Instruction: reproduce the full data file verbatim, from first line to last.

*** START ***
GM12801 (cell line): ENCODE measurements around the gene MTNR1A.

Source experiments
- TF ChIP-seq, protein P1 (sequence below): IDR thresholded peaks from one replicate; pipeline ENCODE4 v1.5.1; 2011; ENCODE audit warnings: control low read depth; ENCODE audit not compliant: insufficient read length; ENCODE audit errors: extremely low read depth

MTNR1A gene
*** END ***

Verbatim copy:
GM12801 (cell line): ENCODE measurements around the gene MTNR1A.

Source experiments
- TF ChIP-seq, protein P1 (sequence below): IDR thresholded peaks from one replicate; pipeline ENCODE4 v1.5.1; 2011; ENCODE audit warnings: control low read depth; ENCODE audit not compliant: insufficient read length; ENCODE audit errors: extremely low read depth

MTNR1A gene